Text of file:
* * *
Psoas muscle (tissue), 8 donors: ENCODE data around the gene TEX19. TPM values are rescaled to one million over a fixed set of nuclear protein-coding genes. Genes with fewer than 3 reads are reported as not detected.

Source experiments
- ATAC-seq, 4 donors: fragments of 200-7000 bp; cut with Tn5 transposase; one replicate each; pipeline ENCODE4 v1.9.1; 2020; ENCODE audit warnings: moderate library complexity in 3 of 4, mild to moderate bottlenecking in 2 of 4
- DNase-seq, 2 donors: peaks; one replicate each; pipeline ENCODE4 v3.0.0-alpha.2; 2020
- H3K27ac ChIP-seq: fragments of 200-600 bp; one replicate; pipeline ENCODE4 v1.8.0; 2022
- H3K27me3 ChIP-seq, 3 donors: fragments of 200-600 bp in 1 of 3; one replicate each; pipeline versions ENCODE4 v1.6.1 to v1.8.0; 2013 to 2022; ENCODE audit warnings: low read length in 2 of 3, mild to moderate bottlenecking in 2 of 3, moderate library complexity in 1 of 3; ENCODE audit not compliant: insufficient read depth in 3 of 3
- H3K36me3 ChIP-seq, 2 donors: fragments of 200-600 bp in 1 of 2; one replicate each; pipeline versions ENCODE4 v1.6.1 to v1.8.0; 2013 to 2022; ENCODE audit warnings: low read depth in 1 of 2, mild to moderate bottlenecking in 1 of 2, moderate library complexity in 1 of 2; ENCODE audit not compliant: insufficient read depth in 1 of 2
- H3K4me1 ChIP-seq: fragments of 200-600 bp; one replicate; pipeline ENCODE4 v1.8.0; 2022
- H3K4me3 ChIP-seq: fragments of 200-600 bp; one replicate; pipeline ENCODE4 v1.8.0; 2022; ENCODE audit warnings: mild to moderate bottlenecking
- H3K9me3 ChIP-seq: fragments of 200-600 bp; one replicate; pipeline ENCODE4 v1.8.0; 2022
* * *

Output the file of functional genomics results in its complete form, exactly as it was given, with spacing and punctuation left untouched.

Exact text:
Psoas muscle (tissue), 8 donors: ENCODE data around the gene TEX19. TPM values are rescaled to one million over a fixed set of nuclear protein-coding genes. Genes with fewer than 3 reads are reported as not detected.

Source experiments
- ATAC-seq, 4 donors: fragments of 200-7000 bp; cut with Tn5 transposase; one replicate each; pipeline ENCODE4 v1.9.1; 2020; ENCODE audit warnings: moderate library complexity in 3 of 4, mild to moderate bottlenecking in 2 of 4
- DNase-seq, 2 donors: peaks; one replicate each; pipeline ENCODE4 v3.0.0-alpha.2; 2020
- H3K27ac ChIP-seq: fragments of 200-600 bp; one replicate; pipeline ENCODE4 v1.8.0; 2022
- H3K27me3 ChIP-seq, 3 donors: fragments of 200-600 bp in 1 of 3; one replicate each; pipeline versions ENCODE4 v1.6.1 to v1.8.0; 2013 to 2022; ENCODE audit warnings: low read length in 2 of 3, mild to moderate bottlenecking in 2 of 3, moderate library complexity in 1 of 3; ENCODE audit not compliant: insufficient read depth in 3 of 3
- H3K36me3 ChIP-seq, 2 donors: fragments of 200-600 bp in 1 of 2; one replicate each; pipeline versions ENCODE4 v1.6.1 to v1.8.0; 2013 to 2022; ENCODE audit warnings: low read depth in 1 of 2, mild to moderate bottlenecking in 1 of 2, moderate library complexity in 1 of 2; ENCODE audit not compliant: insufficient read depth in 1 of 2
- H3K4me1 ChIP-seq: fragments of 200-600 bp; one replicate; pipeline ENCODE4 v1.8.0; 2022
- H3K4me3 ChIP-seq: fragments of 200-600 bp; one replicate; pipeline ENCODE4 v1.8.0; 2022; ENCODE audit warnings: mild to moderate bottlenecking
- H3K9me3 ChIP-seq: fragments of 200-600 bp; one replicate; pipeline ENCODE4 v1.8.0; 2022